5 Things You Should Know about the College Gender Gap

If you have been following education hot button issues for any length of time, you’ve likely read about the nationwide push to better encourage girls in areas like science, technology, engineering and math (STEM). The thought is that by showing young women that these topics are just as appropriate for them as their male peers, more women will find lasting careers in these traditionally male-dominated fields.

I’m all for more women in the STEM workplace but with all this focus in one area, are educators neglecting an even larger gender gap issue?

Nationally, over 57 percent of college attendees are female when public and private school stats are combined. Female students have been consistently edging ahead of their male classmates since the late 1970s when the percentages flip-flopped. Aside from all-female schools, there are others that have marked disproportionate numbers. Pacific Oaks College in Pasadena has nearly 96 percent females in attendance, and the University of Tennessee Health Sciences Center in Memphis has over 93 percent. At Indiana University Northwest, located just outside Gary, 67 percent of the student population is female.

I’m glad women are becoming more and more educated, but the gender gap is problematic. Here are some things you should know about the college gender gap.

  1. The college gender gap is not an accident.

There are a few reasons why more young women than men are choosing a college education. The first is that there are more trades that do not require a college degree that appeal to men. The second is that economically speaking, women earn a better living with a college degree than without one in comparison to men. Though there is still a wage gap (in 2012, women earned just 80.9 percent of the salaries of their male counterparts), women see the value their earning potential can gain from achieving a college diploma.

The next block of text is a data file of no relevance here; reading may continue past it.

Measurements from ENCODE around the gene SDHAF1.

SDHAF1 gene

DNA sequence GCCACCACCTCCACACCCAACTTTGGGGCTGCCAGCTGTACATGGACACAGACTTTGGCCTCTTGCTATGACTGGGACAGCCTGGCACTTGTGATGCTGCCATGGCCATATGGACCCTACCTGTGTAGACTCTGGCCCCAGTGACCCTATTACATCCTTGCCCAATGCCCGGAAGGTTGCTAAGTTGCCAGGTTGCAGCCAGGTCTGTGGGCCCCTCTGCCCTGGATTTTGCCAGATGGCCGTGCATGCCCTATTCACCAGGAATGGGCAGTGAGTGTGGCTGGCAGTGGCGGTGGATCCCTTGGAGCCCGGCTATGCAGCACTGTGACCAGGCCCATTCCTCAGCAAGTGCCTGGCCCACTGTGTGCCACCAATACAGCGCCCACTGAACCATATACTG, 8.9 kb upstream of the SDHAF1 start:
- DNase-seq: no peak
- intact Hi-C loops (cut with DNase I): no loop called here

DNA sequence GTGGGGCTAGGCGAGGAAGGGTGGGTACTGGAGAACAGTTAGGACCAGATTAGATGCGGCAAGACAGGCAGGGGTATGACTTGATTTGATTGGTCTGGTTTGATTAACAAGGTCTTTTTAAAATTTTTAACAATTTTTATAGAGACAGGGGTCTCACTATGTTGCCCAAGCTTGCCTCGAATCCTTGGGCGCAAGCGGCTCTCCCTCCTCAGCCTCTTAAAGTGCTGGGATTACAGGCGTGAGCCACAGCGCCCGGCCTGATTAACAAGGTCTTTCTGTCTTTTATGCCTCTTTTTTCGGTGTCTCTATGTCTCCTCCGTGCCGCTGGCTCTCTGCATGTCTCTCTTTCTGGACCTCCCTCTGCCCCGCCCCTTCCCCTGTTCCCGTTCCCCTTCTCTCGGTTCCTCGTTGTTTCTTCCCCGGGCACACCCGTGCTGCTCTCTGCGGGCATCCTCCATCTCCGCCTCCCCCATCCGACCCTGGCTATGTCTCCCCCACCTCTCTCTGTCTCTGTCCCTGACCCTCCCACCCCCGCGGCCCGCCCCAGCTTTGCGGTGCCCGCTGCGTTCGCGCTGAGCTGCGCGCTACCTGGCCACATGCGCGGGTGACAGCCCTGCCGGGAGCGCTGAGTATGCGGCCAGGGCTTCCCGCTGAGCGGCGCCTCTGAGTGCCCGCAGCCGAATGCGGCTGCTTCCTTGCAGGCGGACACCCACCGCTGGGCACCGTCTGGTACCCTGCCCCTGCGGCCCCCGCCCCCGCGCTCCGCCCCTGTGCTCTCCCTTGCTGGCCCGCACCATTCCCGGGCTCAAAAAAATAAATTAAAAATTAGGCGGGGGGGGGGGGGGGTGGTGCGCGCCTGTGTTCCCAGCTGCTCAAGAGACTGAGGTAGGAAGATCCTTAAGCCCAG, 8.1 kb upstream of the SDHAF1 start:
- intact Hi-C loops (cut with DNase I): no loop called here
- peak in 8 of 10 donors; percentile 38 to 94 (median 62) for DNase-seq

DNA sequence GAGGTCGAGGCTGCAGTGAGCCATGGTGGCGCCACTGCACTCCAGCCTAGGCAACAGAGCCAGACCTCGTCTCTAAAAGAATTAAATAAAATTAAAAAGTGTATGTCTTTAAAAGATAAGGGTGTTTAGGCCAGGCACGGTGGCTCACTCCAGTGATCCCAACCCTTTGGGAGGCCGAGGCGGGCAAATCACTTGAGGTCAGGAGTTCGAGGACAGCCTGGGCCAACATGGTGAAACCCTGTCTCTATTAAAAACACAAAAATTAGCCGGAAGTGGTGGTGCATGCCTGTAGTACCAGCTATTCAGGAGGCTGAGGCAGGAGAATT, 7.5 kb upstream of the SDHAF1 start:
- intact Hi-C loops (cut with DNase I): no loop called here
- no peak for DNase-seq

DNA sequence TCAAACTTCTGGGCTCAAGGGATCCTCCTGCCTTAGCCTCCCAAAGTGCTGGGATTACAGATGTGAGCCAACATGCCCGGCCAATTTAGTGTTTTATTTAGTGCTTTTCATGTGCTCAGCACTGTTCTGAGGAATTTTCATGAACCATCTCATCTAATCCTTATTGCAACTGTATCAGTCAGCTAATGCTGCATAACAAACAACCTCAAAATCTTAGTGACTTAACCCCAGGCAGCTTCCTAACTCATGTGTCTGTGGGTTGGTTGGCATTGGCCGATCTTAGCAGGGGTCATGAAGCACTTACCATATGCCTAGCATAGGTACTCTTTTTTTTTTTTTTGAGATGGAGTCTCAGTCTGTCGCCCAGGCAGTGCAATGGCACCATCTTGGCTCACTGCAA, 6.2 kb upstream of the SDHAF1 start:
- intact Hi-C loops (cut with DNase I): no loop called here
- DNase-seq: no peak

I hear people asking this question all the time: What are K-12 educators doing wrong when it comes to preparing young women for STEM careers? It’s a valid one.

But based on the statistics I’ve listed here, shouldn’t we also be asking this question: What are K-12 educators doing when it comes to preparing young men for a college education?

  1. This can lead to financial trade-offs for men down the line.

It all comes down to the weight we assign to the worth of a college education. If a diploma is simply a way to earn more money over a lifetime, then perhaps men are doing the intelligent thing by launching into the workforce early and without student loan debt. That logic is flawed, however, when taking into account the fact that blue-collar jobs are declining in favor of white-collar ones. A young man making a lifelong career decision today simply cannot predict what educational demands will be placed on his field in another 10, 20 or 30 years.

  1. The educational disparity that results is bad for marriage.

Money aside, there are other pitfalls in a disproportionate number of men going to college. Statistics show that marriages where the couples have differing education levels more often end in divorce than couples with the same educational achievements. And even before divorce is an option, women who set college educational goals may not want to settle for men with less motivation – at least when it comes to academics. If this trend continues, social dynamics may be impacted.

  1. The path to the college gender gap begins before college.

According to Dr. Leonard Sax, too many boys are struggling in schools today. Sax proposes that five factors are responsible for the decline in school performance among boys: video games, prescription drugs, endocrine disruptors, devaluation of masculinity in popular culture, and teaching methods.  Sax and many others believe that video games disengage boys from real-world pursuits. Mind-numbing keyboards and flashing images have a seductive effect on the brain.  Medication for ADHD may be damaging motivational centers in boy’s brains, and the harmful effects of estrogens from food and plastic containers are upsetting the balance of boys’ endocrine systems.  The athletic, scholarly male TV heroes of the 1950s, 1960s and 1970s have been replaced with Bart Simpson. These and other shifts in modern culture are responsible for devaluing traditional masculine strengths.  Additionally, Sax claims that the ways in which children are being educated today simply turn boys off from schooling.

Men who are completing a four year degree take longer than women to do so, and tend to socialize more in college, study less than women, and have poorer grades. The difference in male-female college/university enrollment reflects performance differences that are evident well before college attendance.

  1. Minority men fare even worse with this trend.